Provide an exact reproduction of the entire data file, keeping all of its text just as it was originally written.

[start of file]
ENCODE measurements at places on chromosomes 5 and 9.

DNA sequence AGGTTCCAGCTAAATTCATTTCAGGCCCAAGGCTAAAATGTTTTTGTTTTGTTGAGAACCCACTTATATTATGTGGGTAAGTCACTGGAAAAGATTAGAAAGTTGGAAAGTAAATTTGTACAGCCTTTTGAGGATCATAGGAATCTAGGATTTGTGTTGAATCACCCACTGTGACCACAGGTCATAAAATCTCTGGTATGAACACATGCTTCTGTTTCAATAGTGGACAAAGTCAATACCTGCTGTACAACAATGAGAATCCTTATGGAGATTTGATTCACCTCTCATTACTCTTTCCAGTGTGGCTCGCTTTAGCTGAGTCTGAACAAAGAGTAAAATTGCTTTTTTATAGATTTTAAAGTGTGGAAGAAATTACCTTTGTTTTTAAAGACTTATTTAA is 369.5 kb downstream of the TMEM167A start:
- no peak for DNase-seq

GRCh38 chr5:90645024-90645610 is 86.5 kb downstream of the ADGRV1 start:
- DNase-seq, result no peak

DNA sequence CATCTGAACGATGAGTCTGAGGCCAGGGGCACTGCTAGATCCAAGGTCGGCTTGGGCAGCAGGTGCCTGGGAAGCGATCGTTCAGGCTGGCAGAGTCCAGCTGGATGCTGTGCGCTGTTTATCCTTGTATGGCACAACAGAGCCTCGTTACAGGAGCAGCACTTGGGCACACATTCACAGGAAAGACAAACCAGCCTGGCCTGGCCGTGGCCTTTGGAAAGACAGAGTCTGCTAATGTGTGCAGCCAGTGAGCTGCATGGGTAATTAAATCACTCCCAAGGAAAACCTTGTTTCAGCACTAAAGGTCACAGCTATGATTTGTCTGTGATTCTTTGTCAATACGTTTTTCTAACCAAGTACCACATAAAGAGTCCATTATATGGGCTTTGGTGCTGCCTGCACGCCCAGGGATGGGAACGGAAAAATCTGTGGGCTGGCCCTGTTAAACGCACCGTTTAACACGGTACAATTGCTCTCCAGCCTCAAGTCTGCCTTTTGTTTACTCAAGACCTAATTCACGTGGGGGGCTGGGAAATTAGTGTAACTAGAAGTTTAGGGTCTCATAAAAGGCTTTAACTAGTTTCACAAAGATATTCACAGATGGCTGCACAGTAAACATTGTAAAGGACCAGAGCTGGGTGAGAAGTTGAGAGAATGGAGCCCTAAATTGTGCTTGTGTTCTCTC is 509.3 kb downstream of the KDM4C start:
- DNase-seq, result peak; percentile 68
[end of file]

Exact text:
ENCODE measurements at places on chromosomes 5 and 9.

DNA sequence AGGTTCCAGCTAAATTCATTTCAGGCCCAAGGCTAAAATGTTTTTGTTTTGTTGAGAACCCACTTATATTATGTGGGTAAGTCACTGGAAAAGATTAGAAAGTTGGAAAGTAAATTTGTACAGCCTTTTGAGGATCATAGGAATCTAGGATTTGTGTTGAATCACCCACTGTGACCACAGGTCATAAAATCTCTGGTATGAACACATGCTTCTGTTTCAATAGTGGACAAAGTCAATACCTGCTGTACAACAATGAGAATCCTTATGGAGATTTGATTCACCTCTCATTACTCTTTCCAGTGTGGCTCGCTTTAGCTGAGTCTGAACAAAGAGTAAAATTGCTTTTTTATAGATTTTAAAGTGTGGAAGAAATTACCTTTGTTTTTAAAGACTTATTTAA is 369.5 kb downstream of the TMEM167A start:
- no peak for DNase-seq

GRCh38 chr5:90645024-90645610 is 86.5 kb downstream of the ADGRV1 start:
- DNase-seq, result no peak

DNA sequence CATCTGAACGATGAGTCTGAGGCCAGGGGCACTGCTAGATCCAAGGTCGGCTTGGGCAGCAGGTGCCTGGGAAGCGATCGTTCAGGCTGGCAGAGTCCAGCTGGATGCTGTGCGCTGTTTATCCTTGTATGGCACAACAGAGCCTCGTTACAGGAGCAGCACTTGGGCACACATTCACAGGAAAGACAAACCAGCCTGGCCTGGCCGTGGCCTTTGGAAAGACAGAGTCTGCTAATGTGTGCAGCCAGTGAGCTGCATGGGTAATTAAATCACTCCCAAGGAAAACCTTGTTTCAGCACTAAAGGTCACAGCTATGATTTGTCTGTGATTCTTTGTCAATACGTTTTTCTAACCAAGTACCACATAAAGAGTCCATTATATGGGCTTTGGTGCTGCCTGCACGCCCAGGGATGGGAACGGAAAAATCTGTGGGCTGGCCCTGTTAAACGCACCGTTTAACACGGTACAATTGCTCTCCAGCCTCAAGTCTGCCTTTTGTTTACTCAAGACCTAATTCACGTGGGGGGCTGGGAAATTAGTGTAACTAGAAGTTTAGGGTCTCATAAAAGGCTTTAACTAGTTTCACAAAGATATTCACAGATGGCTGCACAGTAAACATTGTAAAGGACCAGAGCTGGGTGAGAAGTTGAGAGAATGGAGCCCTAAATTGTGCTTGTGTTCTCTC is 509.3 kb downstream of the KDM4C start:
- DNase-seq, result peak; percentile 68